Thursday, December 6, 2007

Fun Birthday

It was a great and fun birthday except a little incident with the chocolate that Josh brought home with a bottle of champagne. They took out Ally's tooth! What a tough chocolate!! Guessed when you get old, your body just started falling apart. (Fortunately, we had insurance here and it was easily fixed.) Anyway, I couldn't let a fallen tooth stop me from having a delicious dinner at an African restaurant. In fact, our order was a big platter that included Ostrich, antelope, and crocodile. They were very delicious. Everybody's dish turned out to be great. That was definitely some food I don't know how to make. I am not even sure where to buy Ostrich, antelope, and crocodile...perhaps if we are living in Africa, I would be able to find them in the backyard.

Friday, November 30, 2007

Lucerne Switzerland

I saw a picture of Lucerne when I was flipping through a guide book. The picture looked so beautiful that I wanted to see the city in person. Josh was not convinced of visiting 'Lucerne' until his friends told him that the city is beautiful. Unfortunately, we had a not so good weather weekend. The sky was gray and started drizzling in the mid-afternoon. We started our Saturday by walking toward the oldest road covered bridge called Karpellbrüke. Had the weather been better, we would have taken a boat to see the city from the lake. Instead we walked around the old town and stopped at a few restaurants/hotel for Glühwein (hot wine) and afternoon tea to stay warm. We also visited a lion monument that was next to the Glacier museum containng stones from the ice age and fossils that were more than 20 million old. We also came across a very ugly sculpture that I later found an interesting story... the sculpture was so ugly that the mayor at the time had to reveal the sculpture secretly in case there were protesters.

It was a Piano Festival week in Lucerne. There were concerts held in Kultur und Kongresszentrum Luzern (Culture and Convention Center). There were also free piano shows in the local bars and restaurants. So, we picked a restaurant which happened to be a vegetarian restaurant. We enjoyed the music and the candle light dinner very much although we are not vegetarians.

As we were leaving the next day, one little part of sky cleared up just enough for us to see the Alps. It's so beautiful. We took out our camera and snapped very quickly. We just afraid to miss it.

We had a quick stop at the Zürich. The Zürich train station was fulled of Christmas market booths and people. It's so feasted. Switzerland is such a beautiful country. We are definitely going back to visit again...and hopefully in a better weather conditions.

Monday, November 19, 2007


My cooking skills are finally progressing to "baking"! Baking is hard...a lot of mixing, rolling, and fillings. Great accomplishment thought. Here I my BSU sweatshirt and apron. I spent a whole day making pizza and cookies. Josh could not wait to put them into his stomach...he was really funny. Here is a picture of the finished product! No picture for the was in his stomach already...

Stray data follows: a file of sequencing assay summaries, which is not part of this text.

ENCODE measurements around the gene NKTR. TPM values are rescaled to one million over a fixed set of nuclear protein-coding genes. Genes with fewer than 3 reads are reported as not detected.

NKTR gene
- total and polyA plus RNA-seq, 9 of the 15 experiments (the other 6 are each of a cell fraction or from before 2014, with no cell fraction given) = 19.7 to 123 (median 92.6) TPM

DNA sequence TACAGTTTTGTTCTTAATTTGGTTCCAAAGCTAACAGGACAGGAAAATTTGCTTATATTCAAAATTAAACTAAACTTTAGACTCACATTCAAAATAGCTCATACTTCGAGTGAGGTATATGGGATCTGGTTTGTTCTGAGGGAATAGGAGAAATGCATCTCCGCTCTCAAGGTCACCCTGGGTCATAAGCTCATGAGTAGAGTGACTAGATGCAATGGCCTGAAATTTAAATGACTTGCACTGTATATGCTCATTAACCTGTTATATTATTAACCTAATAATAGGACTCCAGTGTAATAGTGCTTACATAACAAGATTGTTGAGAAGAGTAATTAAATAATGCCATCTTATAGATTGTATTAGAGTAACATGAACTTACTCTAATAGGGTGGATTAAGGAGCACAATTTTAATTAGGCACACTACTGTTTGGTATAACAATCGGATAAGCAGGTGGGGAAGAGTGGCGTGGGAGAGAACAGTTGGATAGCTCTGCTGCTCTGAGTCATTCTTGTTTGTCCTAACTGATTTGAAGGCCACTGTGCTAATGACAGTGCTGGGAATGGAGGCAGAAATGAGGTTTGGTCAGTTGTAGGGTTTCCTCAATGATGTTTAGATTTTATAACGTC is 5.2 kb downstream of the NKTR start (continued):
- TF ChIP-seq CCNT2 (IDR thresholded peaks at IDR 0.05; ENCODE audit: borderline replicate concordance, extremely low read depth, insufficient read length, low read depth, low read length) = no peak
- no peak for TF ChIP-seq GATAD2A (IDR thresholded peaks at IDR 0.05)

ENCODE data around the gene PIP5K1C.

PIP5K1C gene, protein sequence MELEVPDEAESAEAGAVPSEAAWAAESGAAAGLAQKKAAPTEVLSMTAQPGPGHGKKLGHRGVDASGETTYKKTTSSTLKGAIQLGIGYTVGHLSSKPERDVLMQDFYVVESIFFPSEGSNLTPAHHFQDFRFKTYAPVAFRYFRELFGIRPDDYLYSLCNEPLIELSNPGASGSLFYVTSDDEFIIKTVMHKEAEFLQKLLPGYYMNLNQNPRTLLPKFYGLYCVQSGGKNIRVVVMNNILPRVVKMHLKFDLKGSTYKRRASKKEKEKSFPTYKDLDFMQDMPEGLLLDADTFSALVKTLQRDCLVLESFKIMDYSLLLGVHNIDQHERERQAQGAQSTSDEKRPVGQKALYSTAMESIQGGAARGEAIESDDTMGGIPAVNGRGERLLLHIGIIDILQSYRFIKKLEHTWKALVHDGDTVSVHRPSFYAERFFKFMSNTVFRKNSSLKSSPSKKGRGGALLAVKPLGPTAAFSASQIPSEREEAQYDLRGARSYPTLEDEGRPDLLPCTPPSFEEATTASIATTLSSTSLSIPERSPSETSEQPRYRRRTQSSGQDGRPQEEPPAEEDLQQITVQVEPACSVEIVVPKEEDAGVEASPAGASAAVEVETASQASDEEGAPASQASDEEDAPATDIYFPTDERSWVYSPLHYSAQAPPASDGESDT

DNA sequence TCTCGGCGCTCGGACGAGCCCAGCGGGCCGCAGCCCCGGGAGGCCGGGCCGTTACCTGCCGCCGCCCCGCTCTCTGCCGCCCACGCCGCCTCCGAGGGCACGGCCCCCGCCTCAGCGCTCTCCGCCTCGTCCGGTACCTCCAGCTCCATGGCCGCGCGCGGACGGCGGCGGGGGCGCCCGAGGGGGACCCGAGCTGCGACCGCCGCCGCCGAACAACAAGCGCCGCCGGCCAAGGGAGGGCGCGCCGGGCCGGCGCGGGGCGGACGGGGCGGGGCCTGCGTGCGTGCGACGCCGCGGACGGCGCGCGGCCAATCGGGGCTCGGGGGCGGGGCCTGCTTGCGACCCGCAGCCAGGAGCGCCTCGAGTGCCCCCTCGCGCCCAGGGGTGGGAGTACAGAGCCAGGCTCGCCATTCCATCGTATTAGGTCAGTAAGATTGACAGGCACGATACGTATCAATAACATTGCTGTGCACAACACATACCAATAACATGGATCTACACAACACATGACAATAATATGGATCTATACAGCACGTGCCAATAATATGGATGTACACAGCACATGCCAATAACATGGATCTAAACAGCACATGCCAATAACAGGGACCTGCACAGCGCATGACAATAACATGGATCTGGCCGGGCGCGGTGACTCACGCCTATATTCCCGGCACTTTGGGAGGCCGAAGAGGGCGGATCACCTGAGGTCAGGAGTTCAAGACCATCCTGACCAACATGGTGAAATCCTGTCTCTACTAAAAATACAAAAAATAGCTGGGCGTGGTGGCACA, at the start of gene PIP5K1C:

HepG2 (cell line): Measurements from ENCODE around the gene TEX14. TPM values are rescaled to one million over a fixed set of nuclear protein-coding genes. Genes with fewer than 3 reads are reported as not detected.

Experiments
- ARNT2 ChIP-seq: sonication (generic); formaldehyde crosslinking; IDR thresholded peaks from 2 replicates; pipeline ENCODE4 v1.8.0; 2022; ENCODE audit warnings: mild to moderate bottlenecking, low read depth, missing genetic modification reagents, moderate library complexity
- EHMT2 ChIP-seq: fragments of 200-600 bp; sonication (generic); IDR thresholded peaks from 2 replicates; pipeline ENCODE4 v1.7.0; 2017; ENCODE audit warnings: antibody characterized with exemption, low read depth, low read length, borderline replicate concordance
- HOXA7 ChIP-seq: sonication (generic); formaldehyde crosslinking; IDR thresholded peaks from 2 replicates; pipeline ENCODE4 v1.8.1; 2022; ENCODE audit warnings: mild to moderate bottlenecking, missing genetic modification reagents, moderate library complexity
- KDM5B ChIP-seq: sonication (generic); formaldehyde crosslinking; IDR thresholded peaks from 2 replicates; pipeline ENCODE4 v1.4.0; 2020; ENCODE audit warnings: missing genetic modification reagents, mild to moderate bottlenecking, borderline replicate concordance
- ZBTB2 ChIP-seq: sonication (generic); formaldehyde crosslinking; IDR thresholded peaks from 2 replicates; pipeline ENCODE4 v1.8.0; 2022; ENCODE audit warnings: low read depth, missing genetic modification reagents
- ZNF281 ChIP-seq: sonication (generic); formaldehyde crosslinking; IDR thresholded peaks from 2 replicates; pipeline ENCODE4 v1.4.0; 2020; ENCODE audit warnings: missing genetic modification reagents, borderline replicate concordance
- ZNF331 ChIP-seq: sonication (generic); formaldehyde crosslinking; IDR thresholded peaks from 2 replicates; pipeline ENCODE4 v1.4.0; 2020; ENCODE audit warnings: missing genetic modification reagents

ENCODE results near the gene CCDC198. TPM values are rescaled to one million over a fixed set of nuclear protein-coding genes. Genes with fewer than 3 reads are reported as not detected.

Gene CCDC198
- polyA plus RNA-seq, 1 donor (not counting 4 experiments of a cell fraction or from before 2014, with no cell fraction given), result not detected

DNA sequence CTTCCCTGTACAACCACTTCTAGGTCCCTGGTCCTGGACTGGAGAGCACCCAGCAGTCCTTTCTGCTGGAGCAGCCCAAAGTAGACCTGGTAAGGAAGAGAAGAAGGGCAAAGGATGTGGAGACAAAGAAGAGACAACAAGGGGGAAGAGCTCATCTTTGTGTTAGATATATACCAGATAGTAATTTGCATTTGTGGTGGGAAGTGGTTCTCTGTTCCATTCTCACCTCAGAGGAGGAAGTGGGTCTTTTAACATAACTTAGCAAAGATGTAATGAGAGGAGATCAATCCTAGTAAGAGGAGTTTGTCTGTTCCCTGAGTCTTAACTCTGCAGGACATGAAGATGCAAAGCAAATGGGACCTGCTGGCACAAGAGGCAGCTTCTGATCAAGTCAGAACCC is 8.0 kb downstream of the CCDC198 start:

Tuesday, November 13, 2007

Luxembourg and Trier

When Josh said, let's go to Luxembourg. My job was to research options for transportation and a hotel. Lucky us, I found a special deal on the train ticket and a reasonably priced hotel within walking distance to the downtown of Luxembourg city. Find the deal, make the trip; that's my methodology.
Luxembourg city is a small but very beautiful city by nature. Its wide canyon, which was full of water/ice, showed the Early Jurassic sandstone formation (water retreat marks). We took a two- hour-walking tour around the old town and the lower town. Our tour guide seemed to be a history buff and had a great passion for the city and his job. He gave us so much historical information.. from the early Roman era and the multiple other rulers; from birds, economics, population, geography, to religions. It was almost overwhelming but totally worth it. There were some interesting stories too, for example, the stature you see on the attention to the leg. If the horse's left leg was up, it meant the person had died naturally. On the other hand, if the horse's right leg was up, it meant the person had died in war. If no leg was up, it meant the person was still alive when the stature was made. Another one was how an Abby got turned into a prison, then hospital, then a prison again, and now to a culture center with free admission. The tour guide also talked about Trier city (a German city by the boarder) which is the oldest city in Germany.

After the lesson, we decided to leave Luxembourg early and visit Trier since we had to change trains in Trier to come home. The first thing we saw was Porta Nigra (the best preserved Roman city gate north of the Alps) before we entered the old town. Porta Nigra is also known as black gate because the gate turned black as it aged. We also visited the Trier Cathedral and Roman bath palace. By luck, we came across a festival. We had no idea of what they were celebrating but it looked fun and interesting. There was a live band, beer booth, and people in customs.

It's always fun when we travel...we never know where we will end up and what we will see.

Thursday, November 8, 2007

Road trip in Lorraine Region France

Loved driving the French countryside... especially on the Deutsch Auto Bahn with a convertible. Downside? It was about 45 F outside and cloudy. We were not going fast but...a "scooter" WAS. It had to be going at least 130 km/hr (about 80 miles/hr). A scooter not a kidding.